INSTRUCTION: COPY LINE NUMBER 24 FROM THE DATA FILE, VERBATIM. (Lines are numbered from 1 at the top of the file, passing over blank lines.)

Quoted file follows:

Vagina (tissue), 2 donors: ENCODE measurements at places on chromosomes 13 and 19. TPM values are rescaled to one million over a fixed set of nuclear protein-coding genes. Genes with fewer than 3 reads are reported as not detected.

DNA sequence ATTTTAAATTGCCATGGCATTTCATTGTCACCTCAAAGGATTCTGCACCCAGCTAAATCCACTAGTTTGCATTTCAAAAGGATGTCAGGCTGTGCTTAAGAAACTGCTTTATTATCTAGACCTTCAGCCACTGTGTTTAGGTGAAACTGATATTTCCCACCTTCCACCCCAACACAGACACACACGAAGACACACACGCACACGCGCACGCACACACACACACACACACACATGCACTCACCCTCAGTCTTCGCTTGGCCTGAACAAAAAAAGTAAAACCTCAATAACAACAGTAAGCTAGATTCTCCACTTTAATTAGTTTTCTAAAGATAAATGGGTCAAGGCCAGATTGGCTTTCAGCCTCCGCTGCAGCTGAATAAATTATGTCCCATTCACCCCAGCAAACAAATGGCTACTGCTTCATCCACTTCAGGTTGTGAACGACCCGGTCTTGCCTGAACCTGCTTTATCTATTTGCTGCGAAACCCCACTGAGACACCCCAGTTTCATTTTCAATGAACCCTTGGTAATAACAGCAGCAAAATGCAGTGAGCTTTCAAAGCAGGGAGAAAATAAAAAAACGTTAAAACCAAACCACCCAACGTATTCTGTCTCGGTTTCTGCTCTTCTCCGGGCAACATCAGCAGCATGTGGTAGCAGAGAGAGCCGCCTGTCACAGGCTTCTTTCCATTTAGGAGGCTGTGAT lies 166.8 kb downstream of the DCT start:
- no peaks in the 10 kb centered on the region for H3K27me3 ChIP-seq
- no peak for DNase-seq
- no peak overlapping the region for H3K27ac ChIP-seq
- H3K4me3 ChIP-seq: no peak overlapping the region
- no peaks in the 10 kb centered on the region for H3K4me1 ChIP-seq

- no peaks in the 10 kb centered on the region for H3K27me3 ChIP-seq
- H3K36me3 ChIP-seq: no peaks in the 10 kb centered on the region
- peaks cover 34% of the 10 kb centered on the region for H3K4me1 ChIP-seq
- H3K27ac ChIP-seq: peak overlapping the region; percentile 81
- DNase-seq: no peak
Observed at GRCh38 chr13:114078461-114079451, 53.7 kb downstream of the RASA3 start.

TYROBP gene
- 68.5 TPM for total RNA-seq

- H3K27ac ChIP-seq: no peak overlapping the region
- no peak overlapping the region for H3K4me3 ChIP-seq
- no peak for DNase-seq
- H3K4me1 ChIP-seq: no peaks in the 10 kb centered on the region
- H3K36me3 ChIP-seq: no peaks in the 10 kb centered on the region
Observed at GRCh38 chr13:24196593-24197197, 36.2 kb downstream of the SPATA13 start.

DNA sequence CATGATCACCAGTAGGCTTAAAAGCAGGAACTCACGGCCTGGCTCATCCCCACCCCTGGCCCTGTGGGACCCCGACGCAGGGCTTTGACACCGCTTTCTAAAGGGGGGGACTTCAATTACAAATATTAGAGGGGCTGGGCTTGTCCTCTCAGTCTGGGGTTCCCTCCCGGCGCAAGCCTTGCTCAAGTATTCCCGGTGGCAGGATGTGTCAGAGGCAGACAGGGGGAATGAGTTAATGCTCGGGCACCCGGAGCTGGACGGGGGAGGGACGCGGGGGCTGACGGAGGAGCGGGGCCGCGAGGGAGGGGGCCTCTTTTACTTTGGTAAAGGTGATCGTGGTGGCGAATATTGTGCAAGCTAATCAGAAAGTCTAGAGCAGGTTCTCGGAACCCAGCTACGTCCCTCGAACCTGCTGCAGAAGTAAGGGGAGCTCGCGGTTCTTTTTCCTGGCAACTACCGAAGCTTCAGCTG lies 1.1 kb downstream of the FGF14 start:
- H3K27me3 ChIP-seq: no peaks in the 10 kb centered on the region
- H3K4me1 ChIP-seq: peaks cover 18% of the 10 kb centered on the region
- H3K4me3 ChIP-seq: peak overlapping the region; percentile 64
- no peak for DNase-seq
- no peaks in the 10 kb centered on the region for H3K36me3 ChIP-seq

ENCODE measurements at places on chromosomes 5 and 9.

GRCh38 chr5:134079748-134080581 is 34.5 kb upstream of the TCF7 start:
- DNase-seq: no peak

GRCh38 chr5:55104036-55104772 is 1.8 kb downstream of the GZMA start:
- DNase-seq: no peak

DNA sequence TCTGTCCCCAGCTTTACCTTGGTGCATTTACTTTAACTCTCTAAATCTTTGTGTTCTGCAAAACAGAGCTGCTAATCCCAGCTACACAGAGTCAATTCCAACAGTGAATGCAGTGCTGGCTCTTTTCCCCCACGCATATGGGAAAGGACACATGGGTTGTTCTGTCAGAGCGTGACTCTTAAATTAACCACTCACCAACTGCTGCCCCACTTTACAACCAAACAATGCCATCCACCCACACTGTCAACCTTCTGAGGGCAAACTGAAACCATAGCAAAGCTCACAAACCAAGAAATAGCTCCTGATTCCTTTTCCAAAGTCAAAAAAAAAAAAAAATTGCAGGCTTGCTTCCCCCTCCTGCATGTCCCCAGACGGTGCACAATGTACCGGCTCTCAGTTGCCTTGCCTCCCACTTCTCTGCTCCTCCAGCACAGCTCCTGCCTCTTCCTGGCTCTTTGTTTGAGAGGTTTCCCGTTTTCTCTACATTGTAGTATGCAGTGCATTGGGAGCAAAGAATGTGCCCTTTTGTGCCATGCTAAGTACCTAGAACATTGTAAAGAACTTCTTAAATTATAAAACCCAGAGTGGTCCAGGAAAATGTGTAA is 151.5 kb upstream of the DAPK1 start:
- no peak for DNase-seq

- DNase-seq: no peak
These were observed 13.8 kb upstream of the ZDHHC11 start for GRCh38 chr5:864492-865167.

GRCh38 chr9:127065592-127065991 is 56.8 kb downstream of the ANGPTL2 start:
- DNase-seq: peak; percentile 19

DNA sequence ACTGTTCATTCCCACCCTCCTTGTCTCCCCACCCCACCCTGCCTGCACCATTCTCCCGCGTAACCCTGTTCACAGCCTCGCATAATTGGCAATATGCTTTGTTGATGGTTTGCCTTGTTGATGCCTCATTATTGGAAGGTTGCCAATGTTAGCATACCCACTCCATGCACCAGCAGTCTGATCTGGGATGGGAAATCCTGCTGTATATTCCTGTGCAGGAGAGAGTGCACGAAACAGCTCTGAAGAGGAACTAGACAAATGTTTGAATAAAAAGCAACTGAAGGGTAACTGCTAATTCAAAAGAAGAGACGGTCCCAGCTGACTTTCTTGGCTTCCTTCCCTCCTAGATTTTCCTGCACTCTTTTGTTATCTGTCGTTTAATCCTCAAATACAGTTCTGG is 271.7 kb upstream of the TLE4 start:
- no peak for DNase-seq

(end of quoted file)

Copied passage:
- H3K4me1 ChIP-seq: peaks cover 18% of the 10 kb centered on the region